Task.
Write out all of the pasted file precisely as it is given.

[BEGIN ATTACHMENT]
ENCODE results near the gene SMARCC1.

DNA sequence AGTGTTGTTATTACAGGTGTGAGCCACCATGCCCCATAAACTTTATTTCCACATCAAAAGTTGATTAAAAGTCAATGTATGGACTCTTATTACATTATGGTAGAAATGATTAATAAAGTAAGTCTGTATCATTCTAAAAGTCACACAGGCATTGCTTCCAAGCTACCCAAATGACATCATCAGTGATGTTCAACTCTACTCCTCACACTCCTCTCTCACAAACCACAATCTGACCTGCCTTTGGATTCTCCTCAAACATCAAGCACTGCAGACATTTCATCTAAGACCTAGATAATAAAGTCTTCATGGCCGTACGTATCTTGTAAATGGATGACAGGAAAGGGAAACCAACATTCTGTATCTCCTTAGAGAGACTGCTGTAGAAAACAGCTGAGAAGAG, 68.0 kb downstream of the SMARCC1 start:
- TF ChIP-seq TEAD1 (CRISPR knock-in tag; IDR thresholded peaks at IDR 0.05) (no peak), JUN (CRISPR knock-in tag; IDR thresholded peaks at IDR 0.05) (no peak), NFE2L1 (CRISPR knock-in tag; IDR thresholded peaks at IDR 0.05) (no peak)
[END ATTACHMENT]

ENCODE results near the gene SMARCC1.

DNA sequence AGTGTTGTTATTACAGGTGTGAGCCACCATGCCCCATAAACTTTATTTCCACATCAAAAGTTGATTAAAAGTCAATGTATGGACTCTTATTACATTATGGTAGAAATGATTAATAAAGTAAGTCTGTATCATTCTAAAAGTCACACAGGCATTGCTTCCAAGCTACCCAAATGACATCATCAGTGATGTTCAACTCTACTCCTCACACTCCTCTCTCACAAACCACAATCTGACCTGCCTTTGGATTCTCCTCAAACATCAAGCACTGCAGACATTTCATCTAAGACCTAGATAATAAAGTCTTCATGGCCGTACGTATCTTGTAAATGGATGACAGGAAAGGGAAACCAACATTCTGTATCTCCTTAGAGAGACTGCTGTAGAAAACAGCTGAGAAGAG, 68.0 kb downstream of the SMARCC1 start:
- TF ChIP-seq TEAD1 (CRISPR knock-in tag; IDR thresholded peaks at IDR 0.05) (no peak), JUN (CRISPR knock-in tag; IDR thresholded peaks at IDR 0.05) (no peak), NFE2L1 (CRISPR knock-in tag; IDR thresholded peaks at IDR 0.05) (no peak)